‘ If you’re fa­mous and are seen go­ing into a po­lice sta­tion, it at­tracts at­ten­tion,’ says Kevin. ‘At one point, a stranger swears at James – they as­sume he’s guilty. Every­one has an opin­ion about him.’

Chris says a big theme of this se­ries is the neg­a­tive side of so­cial me­dia. ‘The abil­ity to ex­press the rage we see every day on Twit­ter and Face­book is seis­mic,’ he says. ‘Has that anger al­ways been there, or does the plat­form am­plify the anger? We’re liv­ing in an­gry times.’

The three other men in the frame went to school with James. Alex Jen­nings (the Duke of Wind­sor in The Crown) is Dr Tim Finch, a twice-mar­ried coun­try GP. He too is af­fected by the at­ten­tion from the po­lice in­ves­ti­ga­tion. ‘You should be in­no­cent be­fore proven guilty,’ he says. ‘ With the #Me­Too move­ment... while it’s right all that in­for­ma­tion should come out, there may be ques­tion­able ac­cu­sa­tions and peo­ple’s rep­u­ta­tions ma­ligned.’

Pete Carr, played by Men Be­hav­ing Badly’s Neil Mor­ris­sey, is an un­suc­cess­ful busi­ness­man who strug­gles to sup­port his wife and two sons. He has re­lied for years on his friends. Neil says one thing that drew him to the role was the de­pic­tion of male friend­ship.

‘Their friend­ship brings out their car­ing sides,’ he says. ‘They help each other but also have ar­gu­ments. Un­for­got­ten ques­tions the value of friend­ships and if any of us are aware of what our friends are re­ally ca­pa­ble of.’

Fi­nally, there is Chris Lowe (James Fleet of Vicar Of Di­b­ley fame), who has fallen on dif­fi­cult times. For­merly a suc­cess­ful ad­ver­tis­ing ex­ec­u­tive, he suf­fers from bipo­lar dis­or­der and has lost his job, mar­riage and home. ‘We look at how lives are af­fected by men­tal ill­ness,’ says James. ‘It’s a huge is­sue and it’s healthy to talk about it.’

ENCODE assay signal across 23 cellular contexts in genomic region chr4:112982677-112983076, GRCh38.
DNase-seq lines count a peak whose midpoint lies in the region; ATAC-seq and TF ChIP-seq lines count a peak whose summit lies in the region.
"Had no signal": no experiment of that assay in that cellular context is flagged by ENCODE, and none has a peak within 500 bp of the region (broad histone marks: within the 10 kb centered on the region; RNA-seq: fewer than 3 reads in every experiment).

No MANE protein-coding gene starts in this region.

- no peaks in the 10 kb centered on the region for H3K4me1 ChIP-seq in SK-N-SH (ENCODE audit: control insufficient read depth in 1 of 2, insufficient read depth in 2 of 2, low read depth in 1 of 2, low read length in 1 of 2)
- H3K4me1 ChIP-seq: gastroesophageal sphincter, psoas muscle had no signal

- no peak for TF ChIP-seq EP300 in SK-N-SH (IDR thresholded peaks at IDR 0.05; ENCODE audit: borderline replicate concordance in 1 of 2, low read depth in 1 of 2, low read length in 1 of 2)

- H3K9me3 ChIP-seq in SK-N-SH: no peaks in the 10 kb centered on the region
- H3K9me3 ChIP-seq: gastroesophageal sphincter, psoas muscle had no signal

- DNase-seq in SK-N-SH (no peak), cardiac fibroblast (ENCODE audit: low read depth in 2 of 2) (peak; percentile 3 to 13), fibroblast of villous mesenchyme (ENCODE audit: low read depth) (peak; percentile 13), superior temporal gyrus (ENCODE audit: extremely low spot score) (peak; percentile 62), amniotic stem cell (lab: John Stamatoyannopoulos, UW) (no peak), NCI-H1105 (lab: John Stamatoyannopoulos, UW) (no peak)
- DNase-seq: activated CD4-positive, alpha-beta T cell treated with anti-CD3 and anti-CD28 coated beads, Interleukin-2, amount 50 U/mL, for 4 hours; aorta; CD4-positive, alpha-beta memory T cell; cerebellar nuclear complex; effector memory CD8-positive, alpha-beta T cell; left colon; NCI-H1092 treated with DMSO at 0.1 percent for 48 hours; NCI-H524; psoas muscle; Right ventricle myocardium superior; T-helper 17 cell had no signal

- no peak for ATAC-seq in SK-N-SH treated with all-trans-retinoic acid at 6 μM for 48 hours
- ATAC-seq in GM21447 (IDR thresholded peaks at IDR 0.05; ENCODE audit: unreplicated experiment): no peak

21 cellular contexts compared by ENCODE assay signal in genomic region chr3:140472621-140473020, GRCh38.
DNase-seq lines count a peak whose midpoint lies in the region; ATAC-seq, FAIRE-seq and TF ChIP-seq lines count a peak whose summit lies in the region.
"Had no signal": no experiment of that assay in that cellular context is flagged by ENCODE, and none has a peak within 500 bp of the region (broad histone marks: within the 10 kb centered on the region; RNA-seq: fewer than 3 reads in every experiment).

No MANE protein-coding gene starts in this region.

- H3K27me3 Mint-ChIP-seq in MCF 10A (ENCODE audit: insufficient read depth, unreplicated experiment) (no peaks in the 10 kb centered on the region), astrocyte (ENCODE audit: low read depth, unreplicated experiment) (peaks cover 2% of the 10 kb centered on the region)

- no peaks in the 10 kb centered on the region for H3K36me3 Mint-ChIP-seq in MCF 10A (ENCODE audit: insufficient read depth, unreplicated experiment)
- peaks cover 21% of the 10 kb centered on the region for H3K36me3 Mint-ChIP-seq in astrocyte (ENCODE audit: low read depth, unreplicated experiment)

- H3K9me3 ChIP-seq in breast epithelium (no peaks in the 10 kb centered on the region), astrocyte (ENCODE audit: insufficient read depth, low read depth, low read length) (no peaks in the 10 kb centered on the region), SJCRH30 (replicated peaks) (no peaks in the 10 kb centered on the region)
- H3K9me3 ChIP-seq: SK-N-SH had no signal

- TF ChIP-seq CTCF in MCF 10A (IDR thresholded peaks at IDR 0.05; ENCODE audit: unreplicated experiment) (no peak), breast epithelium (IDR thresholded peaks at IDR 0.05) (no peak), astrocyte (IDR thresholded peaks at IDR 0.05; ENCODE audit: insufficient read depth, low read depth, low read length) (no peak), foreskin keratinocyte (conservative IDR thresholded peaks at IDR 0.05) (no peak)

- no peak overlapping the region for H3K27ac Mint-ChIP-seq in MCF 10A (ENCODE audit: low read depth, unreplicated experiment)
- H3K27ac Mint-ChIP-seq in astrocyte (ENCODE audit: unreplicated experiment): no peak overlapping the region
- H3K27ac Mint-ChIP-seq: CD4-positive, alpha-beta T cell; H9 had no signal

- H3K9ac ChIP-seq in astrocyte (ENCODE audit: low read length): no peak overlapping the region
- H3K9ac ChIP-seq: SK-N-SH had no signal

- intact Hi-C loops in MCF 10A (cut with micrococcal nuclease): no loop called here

The de­tec­tives are un­der pres­sure at home, too. Nei­ther has re­cov­ered from the last se­ries, when they in­ves­ti­gated se­ri­ous sex­ual as­saults. Sunny is dat­ing but his ex-wife is back. Cassie is lonely, as her youngest son has moved out and her fa­ther now has a new girl­friend.

‘We see more into their home lives, au­di­ences told us they like that. But the case is still the pri­or­ity,’ says Chris.

The show is fa­mous for plot twists and the cast admit they never guess the mur­derer. But Chris insists the end­ings are plau­si­ble – the clues are there. ‘ It’s im­por­tant to al­ways re­solve a story, and that doesn’t mean sud­denly bring­ing in a new char­ac­ter,’ he says. ‘ Peo­ple are tired of en­gag­ing with a story for hours then it not be­ing re­solved at the end.

‘Here, the cul­prit is one of four or five peo­ple, so you can get it right – if you watch closely enough.’

‘We live in an­gry times. The abil­ity to ex­press rage on­line is seis­mic’

Un­for­got­ten, to­mor­row, 9pm, ITV.

Cassie and Sunny have a new his­tor­i­cal case to solve

Neil Mor­ris­sey plays a man strug­gling to sup­port his fam­ily